|Year : 2018 | Volume
| Issue : 58 | Page : 587-596
Elemental profiling of smokeless tobacco samples using inductively coupled plasma-mass spectrometry, their chemometric analysis and assessment of health hazards
Hassan A Alhazmi1, Waquar Ahsan1, Ibraheem M Attafi2, Asaad Khalid3, Siddig I Abdelwahab3, Mohammad Al Bratty1, Shahnaz Sultana4
1 Department of Pharmaceutical Chemistry, College of Pharmacy; Smokeless Tobacco Research Group, Substance Abuse Research Centre, Jazan University, Jazan, Saudi Arabia
2 Poison Control and Medical Forensic Chemistry Center, General Directorate of Health Affairs, Jazan, Saudi Arabia
3 Smokeless Tobacco Research Group, Substance Abuse Research Centre, Jazan University, Jazan, Saudi Arabia
4 Smokeless Tobacco Research Group, Substance Abuse Research Centre; Department of Pharmacognosy, College of Pharmacy, Jazan University, Jazan, Saudi Arabia
|Date of Submission||17-May-2018|
|Date of Acceptance||29-Jun-2018|
|Date of Web Publication||21-Nov-2018|
Hassan A Alhazmi
Department of Pharmaceutical Chemistry, College of Pharmacy, Jazan University, P. O. Box: 114, Jazan
Source of Support: None, Conflict of Interest: None
| Abstract|| |
Background: Smokeless tobacco (ST), locally called shammah, is a form of tobacco that is widely used in Middle Eastern countries, including Saudi Arabia. Objective: A total of 21 ST samples were collected from the southern province of Jazan for elemental analysis. Materials and Methods: These samples were analyzed by inductively coupled plasma mass spectrometry to determine their element concentrations. Chemometric multivariate analysis such as hierarchical cluster analysis, Pearson correlation analysis, and principal component analysis were performed for better understanding and interpretation of the data. Concentrations obtained were used to determine the users' daily and weekly intake of elements and were compared with the acceptable daily intake and provisional tolerable weekly intake. Results: Metal ions present in maximum concentrations were strontium (11608.71 μg/kg) and manganese (3543.10 μg/kg), whereas those with minimum concentrations were silver (53.90 μg/kg) and chromium (62.33 μg/kg). Conclusion: Although the concentrations of all the elements fell under the safe limit, the concentrations of many toxic elements were significantly high and resulted in various health hazards on the intake of these elements with other sources.
Abbreviations used: ST: Smokeless tobacco; EDI: Estimated daily intake; ADI: Acceptable daily intake; PTWI: Provisional tolerable weekly intake; HQ: Hazard Quotient; RfD = Oral reference dose; ICH: International Council for Harmonisation; ICP-MS: Inductively coupled plasma-mass spectroscopy; AAS: Atomic absorption spectroscopy; CTA-OTL-1: Oriental Tobacco Leaves; % R. S. D.: % Relative standard deviation; ppb: Parts per billion; LOD: Limit of detection; SD: Standard Deviation; FAO: Food agriculture organization; WHO: World Health Organization; JECFA: Joint Expert Committee on Food Additives.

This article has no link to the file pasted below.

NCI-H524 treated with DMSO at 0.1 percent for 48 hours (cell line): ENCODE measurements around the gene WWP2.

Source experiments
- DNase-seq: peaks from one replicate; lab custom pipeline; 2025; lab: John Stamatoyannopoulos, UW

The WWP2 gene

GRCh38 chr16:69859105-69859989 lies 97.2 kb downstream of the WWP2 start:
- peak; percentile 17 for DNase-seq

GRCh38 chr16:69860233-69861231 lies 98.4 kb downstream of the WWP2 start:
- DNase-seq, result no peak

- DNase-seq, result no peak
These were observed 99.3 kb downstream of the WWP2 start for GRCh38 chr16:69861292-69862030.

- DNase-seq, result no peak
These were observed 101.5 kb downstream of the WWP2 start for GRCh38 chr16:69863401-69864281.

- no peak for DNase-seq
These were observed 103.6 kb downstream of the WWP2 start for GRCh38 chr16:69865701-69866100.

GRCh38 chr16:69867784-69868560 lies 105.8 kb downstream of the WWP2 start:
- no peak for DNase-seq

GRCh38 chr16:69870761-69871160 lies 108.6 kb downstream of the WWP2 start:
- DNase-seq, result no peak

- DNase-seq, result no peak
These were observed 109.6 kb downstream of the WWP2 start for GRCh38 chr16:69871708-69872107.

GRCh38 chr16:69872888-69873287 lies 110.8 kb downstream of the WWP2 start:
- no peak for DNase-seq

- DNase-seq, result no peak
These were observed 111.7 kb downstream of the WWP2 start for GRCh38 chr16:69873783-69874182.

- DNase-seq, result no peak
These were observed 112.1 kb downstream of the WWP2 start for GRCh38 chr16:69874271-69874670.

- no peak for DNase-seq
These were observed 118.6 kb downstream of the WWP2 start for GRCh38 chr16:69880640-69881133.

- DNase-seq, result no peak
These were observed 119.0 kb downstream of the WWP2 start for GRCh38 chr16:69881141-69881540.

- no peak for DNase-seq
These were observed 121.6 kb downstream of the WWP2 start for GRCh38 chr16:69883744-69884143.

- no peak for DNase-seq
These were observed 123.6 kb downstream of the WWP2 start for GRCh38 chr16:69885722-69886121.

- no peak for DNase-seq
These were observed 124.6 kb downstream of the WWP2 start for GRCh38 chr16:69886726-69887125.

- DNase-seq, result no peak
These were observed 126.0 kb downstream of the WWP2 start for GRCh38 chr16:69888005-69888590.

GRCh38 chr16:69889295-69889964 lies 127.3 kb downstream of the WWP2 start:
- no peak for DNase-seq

Keywords: Elements, heavy metals, inductively coupled plasma-mass spectroscopy, Jazan, Shammah, smokeless tobacco
|How to cite this article:|
Alhazmi HA, Ahsan W, Attafi IM, Khalid A, Abdelwahab SI, Al Bratty M, Sultana S. Elemental profiling of smokeless tobacco samples using inductively coupled plasma-mass spectrometry, their chemometric analysis and assessment of health hazards. Phcog Mag 2018;14:587-96
|How to cite this URL:|
Alhazmi HA, Ahsan W, Attafi IM, Khalid A, Abdelwahab SI, Al Bratty M, Sultana S. Elemental profiling of smokeless tobacco samples using inductively coupled plasma-mass spectrometry, their chemometric analysis and assessment of health hazards. Phcog Mag [serial online] 2018 [cited 2021 Feb 26];14:587-96. Available from: http://www.phcog.com/text.asp?2018/14/58/587/245848
- Twenty one different varieties of Smokeless Tobacco (Shammah) samples were collected from various regions of Jazan, Saudi Arabia
- Qualitative and quantitative determination of different types of elements was performed by ICP-MS
- Total intake of elements by means of tobacco consumption was calculated and compared with the reference doses provided by international agencies and their hazard quotient were calculated
- Various Chemometric statistical analyses were performed to analyze the correlation between elements present in samples.
| Introduction|| |
Smokeless tobacco (ST), also known as chewing, spitting, dipping, or snuffing tobacco, is a form of tobacco that is used other than smoking. ST is generally used by placing tobacco into the oral cavity, mostly between the lips or cheeks and gums, and ingesting the saliva produced thereafter. The general types of ST include the leaves of Nicotiana tabacum, Nicotiana rustica, Nicotiana glauca, or Nicrophorus nepalensis., Although, the trade of ST is illegal in some countries such as Saudi Arabia, Japan, Hong Kong, Singapore, Australia, and New Zealand, its use is continuously increasing with time. ST has over 300 million users worldwide, and most of these users are from South Asian and Middle Eastern countries. The use of ST is more prevalent in the southern part of Saudi Arabia (Jazan Province) due to its proximity to Yemen, where it is legal to use and trade.